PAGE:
T T (out of 4 possible T's)

Wishful Drinking, Studio 54, 254 W. 54th Street, New York. Ticket information here.

Reviews of Hugh Jackman and Daniel Craig in A Steady Rain, and Jude Law in Hamlet,

Continue reading "On the Stage:
Let Me Down Easy, Wishful Drinking, A Steady Rain, and Hamlet" »

News: Donal Og Cusack, Ecuador, Magic Johnson, HPV, Jared Polis


Here Media chairman Stephen Jarchow on purchase and expanding "empire": "As the result of this deal, we have become a unique company that straddles traditional distribution and digital distribution. We own pretty much the entire media for the gay marketing space."



Irish hurler Donal Óg Cusack gives his first public interview since coming out.


Michael Jackson wears Tom Ford cologne and speaks to LaToya from beyond the grave.


Matt Foreman: TV ads not the answer in Maine.


Brad Pitt in motorcycle fender-bender.


Rep. Jared Polis holds LGBT town hall in Denver.


"All of us old junkies just turn into dowagers." Carrie Fisher gives a candid interview to Kevin Sessums at The Daily Beast.


NYT: Timing key in Olson-Boies Prop 8 challenge: "Mr. Olson’s problem, then, is that he may reach the Supreme Court too soon. Public support for same-sex marriage is gaining ground, particularly among younger people. But a majority of Americans remains opposed to the practice."


Charlize Theron kisses woman for $140,000 at San Francisco auction benefit.



Beckham embracing the werewolf trend.


Diocese of South Carolina distances itself from Episcopal Church over gays and same-sex unions: "Eighty-seven clergy members voted to pass the resolution after a nearly hour-long debate during a special convention in Mount Pleasant, Canon Kendall Harmon said, with 17 voting no. The vote allows leaders of the diocese to reduce its participation in the national church without severing ties completely, as some dioceses and parishes have."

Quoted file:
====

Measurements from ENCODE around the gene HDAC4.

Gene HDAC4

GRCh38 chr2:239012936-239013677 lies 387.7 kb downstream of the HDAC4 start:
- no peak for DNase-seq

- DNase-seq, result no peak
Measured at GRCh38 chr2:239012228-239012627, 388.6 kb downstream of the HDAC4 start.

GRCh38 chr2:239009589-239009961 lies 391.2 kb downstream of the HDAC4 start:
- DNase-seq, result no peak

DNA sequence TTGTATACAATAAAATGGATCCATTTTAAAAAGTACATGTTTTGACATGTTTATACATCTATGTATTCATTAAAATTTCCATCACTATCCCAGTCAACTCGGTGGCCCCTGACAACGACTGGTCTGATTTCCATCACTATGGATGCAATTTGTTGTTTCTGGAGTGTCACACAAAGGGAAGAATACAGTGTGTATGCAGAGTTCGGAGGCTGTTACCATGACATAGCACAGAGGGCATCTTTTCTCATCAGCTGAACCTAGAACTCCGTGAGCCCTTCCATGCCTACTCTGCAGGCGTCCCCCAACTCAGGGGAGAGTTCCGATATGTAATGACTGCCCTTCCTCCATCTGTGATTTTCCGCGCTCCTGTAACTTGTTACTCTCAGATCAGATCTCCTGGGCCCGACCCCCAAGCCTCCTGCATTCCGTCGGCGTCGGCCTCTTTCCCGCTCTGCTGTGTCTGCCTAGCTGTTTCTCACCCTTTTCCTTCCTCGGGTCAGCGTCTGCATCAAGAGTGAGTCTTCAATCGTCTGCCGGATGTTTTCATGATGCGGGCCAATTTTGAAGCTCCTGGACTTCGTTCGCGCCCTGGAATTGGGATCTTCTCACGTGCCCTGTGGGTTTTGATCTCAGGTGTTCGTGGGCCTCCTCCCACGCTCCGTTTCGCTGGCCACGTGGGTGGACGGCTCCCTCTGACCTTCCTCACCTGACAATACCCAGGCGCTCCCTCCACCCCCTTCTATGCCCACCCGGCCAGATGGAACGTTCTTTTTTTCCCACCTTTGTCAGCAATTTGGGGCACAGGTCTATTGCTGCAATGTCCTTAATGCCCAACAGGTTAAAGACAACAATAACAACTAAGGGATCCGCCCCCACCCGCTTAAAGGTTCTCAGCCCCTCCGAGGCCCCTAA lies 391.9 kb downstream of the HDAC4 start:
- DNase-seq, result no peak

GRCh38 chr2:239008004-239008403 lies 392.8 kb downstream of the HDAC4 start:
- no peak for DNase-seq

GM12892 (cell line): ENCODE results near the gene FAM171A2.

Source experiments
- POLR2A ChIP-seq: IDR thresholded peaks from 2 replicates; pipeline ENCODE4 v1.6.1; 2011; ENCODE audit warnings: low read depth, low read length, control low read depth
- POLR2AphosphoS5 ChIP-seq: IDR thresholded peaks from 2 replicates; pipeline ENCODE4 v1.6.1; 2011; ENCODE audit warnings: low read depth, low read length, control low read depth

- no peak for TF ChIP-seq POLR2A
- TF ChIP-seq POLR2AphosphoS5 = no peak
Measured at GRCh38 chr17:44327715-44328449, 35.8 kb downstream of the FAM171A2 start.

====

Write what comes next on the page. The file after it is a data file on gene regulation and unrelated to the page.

NYPD cars retrofitted with "rumble" technology.


Roadblocks to HPV vaccine for men continue...


Nude coffee maker Eric Williamson defends himself after incident: "I looked straight at the cops and said, 'You're telling me that none of you guys have ever walked across your kitchen or run to the laundry room to get some pants?' I was treated like an animal. If there was something offensive, would not a knock on the door and heads-up suffice?"



First look: Lady Gaga on Gossip Girl.


Male model fix: Andre Ziehe.


Food critic slammed by animal rights groups for shooting "inedible" baboon for sport: "Writing in yesterday's Sunday Times Style section, Gill said he was driven by the urge to be a 'recreational primate killer' while on a trip to Tanzania. 'I know perfectly well there is absolutely no excuse for this,' he wrote. 'Baboon isn't good to eat, unless you're a leopard. The feeble argument for cull and control is much the same as for foxes: a veil of naughty fun.'"


Gay Iowa couples reflect on six months of marriage.



Transgender makeovers offered on busy Quito, Ecuador street.


College of William and Mary names transgender homecoming queen: “We figured it would be something different for the school to go through, something that hasn’t happened too often. I was kind of surprised that I won because I knew the other girls running. I know that they’re really friendly; they’re wonderful people, so I was unsure.”


Book: Magic Johnson blames Isiah Thomas for gay rumors.


Morrissey discharged from hospital following weekend stage collapse.


Washington man gets 18 months in prison for gay immigration fraud: "Steven Mahoney touted himself as an expert in immigration affairs and ran Mahoney and Associates in Kent, which advised immigrants on how to stay in the U.S. He pleaded guilty in April, acknowledging that between 1998 and 2007 he filed as many as 99 false immigration documents and was paid between $1,000 and $4,000 for each."